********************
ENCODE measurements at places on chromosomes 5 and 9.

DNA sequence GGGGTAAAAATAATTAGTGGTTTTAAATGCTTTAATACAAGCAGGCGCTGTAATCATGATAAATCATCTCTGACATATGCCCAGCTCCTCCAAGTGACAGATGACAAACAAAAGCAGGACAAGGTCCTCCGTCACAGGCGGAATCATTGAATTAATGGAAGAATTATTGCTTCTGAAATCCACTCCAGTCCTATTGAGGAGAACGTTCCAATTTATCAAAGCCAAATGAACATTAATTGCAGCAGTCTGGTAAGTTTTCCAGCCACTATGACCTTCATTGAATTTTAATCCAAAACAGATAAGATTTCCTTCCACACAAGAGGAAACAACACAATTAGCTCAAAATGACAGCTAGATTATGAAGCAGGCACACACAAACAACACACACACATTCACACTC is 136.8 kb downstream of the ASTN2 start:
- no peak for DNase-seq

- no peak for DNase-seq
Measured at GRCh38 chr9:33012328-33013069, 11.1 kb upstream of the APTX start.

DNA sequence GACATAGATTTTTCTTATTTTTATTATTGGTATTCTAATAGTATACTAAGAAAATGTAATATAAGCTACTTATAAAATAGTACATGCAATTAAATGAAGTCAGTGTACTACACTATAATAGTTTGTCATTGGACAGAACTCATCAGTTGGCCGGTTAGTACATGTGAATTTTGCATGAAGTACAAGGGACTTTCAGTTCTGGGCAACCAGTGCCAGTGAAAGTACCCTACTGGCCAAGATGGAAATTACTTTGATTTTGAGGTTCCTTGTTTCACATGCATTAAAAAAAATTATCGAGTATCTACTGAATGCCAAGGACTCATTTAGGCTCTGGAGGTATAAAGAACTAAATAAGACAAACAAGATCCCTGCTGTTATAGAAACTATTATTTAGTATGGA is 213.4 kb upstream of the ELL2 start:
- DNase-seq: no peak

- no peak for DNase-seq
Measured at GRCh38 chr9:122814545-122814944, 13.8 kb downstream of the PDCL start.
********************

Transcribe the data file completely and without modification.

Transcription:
ENCODE measurements at places on chromosomes 5 and 9.

DNA sequence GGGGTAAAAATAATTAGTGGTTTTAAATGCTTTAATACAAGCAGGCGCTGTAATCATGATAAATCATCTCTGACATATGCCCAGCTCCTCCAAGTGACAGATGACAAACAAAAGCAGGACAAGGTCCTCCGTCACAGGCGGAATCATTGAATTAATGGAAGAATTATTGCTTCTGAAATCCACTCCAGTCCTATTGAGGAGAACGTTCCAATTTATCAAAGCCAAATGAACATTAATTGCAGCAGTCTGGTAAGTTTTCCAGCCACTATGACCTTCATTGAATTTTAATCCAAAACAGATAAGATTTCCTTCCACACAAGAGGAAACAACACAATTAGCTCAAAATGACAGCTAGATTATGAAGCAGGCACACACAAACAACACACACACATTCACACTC is 136.8 kb downstream of the ASTN2 start:
- no peak for DNase-seq

- no peak for DNase-seq
Measured at GRCh38 chr9:33012328-33013069, 11.1 kb upstream of the APTX start.

DNA sequence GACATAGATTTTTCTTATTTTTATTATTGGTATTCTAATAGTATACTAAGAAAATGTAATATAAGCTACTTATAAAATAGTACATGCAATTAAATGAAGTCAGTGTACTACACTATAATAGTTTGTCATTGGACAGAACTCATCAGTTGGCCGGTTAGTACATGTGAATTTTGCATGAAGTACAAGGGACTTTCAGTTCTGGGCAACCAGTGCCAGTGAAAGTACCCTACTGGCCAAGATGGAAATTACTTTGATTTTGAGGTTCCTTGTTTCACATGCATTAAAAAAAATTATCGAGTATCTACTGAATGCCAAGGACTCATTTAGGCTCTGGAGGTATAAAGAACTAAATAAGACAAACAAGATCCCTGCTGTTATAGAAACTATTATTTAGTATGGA is 213.4 kb upstream of the ELL2 start:
- DNase-seq: no peak

- no peak for DNase-seq
Measured at GRCh38 chr9:122814545-122814944, 13.8 kb downstream of the PDCL start.